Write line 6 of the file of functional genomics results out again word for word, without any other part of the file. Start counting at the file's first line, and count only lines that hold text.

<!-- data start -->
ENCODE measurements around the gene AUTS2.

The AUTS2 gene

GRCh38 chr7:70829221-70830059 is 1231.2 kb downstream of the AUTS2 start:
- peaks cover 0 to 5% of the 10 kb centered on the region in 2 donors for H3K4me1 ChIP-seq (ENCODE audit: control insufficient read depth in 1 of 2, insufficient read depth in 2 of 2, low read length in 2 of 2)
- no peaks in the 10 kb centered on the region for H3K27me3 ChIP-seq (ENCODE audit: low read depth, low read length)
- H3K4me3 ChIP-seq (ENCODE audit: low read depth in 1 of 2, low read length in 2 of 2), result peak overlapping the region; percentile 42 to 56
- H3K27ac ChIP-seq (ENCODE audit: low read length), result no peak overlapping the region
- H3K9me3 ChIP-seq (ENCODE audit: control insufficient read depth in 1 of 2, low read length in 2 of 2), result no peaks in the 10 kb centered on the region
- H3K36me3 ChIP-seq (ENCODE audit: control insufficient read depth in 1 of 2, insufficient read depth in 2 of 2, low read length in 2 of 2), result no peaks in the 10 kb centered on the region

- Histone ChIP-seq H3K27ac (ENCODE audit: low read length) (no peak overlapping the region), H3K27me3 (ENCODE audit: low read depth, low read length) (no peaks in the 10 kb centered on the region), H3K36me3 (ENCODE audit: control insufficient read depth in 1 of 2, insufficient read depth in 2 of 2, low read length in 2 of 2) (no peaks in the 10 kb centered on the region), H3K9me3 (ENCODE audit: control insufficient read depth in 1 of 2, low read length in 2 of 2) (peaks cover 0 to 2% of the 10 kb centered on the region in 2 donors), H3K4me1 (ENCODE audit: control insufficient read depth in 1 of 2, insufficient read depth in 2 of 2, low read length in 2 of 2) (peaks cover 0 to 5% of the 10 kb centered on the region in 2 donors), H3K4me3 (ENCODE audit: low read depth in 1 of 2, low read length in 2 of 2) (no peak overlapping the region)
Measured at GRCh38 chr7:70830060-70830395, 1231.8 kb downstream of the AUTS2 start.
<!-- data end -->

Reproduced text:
- H3K4me3 ChIP-seq (ENCODE audit: low read depth in 1 of 2, low read length in 2 of 2), result peak overlapping the region; percentile 42 to 56